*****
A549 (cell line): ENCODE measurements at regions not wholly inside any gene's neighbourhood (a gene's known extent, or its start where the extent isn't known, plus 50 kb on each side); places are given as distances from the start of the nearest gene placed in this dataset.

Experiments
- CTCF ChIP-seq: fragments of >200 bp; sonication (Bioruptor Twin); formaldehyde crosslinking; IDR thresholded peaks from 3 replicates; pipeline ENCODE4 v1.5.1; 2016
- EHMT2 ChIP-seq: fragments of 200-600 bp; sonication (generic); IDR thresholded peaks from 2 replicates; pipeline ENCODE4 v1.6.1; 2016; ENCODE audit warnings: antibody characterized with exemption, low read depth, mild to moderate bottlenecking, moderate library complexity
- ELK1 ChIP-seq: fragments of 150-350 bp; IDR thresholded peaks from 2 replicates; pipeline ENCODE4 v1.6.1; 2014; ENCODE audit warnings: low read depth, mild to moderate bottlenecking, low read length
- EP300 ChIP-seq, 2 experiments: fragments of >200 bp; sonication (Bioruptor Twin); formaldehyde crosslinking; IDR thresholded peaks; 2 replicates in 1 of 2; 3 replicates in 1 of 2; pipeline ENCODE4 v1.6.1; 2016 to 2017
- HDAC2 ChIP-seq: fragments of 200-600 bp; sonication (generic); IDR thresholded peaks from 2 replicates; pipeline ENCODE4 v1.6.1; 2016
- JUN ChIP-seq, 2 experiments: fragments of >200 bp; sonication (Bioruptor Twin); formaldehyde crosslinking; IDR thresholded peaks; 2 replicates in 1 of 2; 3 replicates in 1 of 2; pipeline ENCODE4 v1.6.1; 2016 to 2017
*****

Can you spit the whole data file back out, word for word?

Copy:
A549 (cell line): ENCODE measurements at regions not wholly inside any gene's neighbourhood (a gene's known extent, or its start where the extent isn't known, plus 50 kb on each side); places are given as distances from the start of the nearest gene placed in this dataset.

Experiments
- CTCF ChIP-seq: fragments of >200 bp; sonication (Bioruptor Twin); formaldehyde crosslinking; IDR thresholded peaks from 3 replicates; pipeline ENCODE4 v1.5.1; 2016
- EHMT2 ChIP-seq: fragments of 200-600 bp; sonication (generic); IDR thresholded peaks from 2 replicates; pipeline ENCODE4 v1.6.1; 2016; ENCODE audit warnings: antibody characterized with exemption, low read depth, mild to moderate bottlenecking, moderate library complexity
- ELK1 ChIP-seq: fragments of 150-350 bp; IDR thresholded peaks from 2 replicates; pipeline ENCODE4 v1.6.1; 2014; ENCODE audit warnings: low read depth, mild to moderate bottlenecking, low read length
- EP300 ChIP-seq, 2 experiments: fragments of >200 bp; sonication (Bioruptor Twin); formaldehyde crosslinking; IDR thresholded peaks; 2 replicates in 1 of 2; 3 replicates in 1 of 2; pipeline ENCODE4 v1.6.1; 2016 to 2017
- HDAC2 ChIP-seq: fragments of 200-600 bp; sonication (generic); IDR thresholded peaks from 2 replicates; pipeline ENCODE4 v1.6.1; 2016
- JUN ChIP-seq, 2 experiments: fragments of >200 bp; sonication (Bioruptor Twin); formaldehyde crosslinking; IDR thresholded peaks; 2 replicates in 1 of 2; 3 replicates in 1 of 2; pipeline ENCODE4 v1.6.1; 2016 to 2017